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Matamoras Minute: The flood of 1907

The next significant flood for the valley was in 1907 during which there were two separate events. One crested at Marietta at 38.8 feet on January 21, but March 15 witnessed a crest of 50.5 feet.

In Matamoras Edd B. Hutchison, editor of the Matamoras Mail, provided a vivid account concerning the town’s trials and tribulations, “Flood – within 18 inches of 1884. The river has been rechristened and is now called Le Diable… No service on the railroad (on the West Virginia side) for a week almost… A scout train passed us this Monday morning and we look for service soon. The actual damage in Matamoras was not large, probably less than any other town its size on the river.”

Prior to 1907 virtually no burglary existed in a rural village such as Matamoras. And it came as a great shock when it was discovered that some of the locals were thieves. Reports came in of the looting of flooded houses, not in town itself, but in the areas underwater both up and down the river where the bottomland allowed the river to spill.

In one instance a house taken off its foundation and carried past town was found lodged near the bank and stripped of its contents by “river pirates.” Another property owner found his outbuildings were stripped of their stored tools and miscellaneous items.

But the flood made opportunities for good deeds. The Abrigg brothers, who operated the ferry from Matamoras to Friendly at this time, were able to land a barn. It was full of feed and had livestock within it. There was also farm equipment stored in the structure. They tied it securely along the short to await the arrival of the owner.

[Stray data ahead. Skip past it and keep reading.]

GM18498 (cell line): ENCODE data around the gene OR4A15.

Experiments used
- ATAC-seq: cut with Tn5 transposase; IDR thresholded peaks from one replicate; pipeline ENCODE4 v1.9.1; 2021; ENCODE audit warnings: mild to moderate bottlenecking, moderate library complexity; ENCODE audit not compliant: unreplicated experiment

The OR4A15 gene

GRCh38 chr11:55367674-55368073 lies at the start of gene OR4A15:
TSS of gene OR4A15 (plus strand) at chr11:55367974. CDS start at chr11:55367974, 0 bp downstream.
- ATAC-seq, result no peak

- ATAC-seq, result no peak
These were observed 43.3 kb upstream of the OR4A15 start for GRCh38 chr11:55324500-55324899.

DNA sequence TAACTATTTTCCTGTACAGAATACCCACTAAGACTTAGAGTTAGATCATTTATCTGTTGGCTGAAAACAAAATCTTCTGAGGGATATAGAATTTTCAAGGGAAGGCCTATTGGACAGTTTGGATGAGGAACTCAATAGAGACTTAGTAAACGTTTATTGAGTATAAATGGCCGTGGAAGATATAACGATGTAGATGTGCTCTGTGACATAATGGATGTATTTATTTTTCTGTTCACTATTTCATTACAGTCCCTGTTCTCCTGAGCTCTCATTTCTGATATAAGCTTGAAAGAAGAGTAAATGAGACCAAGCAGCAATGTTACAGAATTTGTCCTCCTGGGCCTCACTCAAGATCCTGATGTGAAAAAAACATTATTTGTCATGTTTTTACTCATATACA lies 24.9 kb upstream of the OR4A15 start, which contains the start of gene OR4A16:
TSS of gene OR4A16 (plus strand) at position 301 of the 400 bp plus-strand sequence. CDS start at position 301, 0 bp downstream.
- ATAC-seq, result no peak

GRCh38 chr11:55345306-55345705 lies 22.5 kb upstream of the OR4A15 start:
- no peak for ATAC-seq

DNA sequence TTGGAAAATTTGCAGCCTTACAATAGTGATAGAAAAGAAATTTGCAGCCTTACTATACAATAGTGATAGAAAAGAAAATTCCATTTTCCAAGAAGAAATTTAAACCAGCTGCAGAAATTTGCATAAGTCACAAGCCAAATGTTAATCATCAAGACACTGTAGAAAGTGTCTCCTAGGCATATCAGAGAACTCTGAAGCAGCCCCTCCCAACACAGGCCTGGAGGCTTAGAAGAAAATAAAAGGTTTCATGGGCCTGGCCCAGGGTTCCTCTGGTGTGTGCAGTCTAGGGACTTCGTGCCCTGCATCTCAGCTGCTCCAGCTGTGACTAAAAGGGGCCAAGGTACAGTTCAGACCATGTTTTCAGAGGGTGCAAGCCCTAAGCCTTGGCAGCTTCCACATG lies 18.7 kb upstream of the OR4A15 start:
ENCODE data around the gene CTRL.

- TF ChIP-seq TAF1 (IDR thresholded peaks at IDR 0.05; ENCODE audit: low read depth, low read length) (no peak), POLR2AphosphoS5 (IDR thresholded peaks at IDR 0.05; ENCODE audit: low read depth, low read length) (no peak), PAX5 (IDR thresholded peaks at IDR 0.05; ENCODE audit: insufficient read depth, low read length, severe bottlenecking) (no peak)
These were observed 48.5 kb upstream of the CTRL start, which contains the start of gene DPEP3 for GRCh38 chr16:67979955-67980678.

And the flood brought a pleasant surprise to town. A theater company, traveling by riverboat, became marooned in Matamoras for nearly three weeks. The actors stayed at the Green Hotel and game shows nightly in one of the town’s halls. The population was treated to “East Lynee,” “Ten Nights in a Barroom,” and other favorites of the early century.

Cochransville, which had been rebuilt from the 1884 flood, was once again largely destroyed. As noted last week the full story of this ill-fated community will be covered in a later column.

John Miller is president of the Matamoras Area Historical Society. Membership dues are $15 per year single/couple. Life membership is $150. Contact the society at P.O. Box 1846, New Matamoras, Ohio 45767. Much of this column is built on the work of Matamoras’ historian, the late Diana McMahan.

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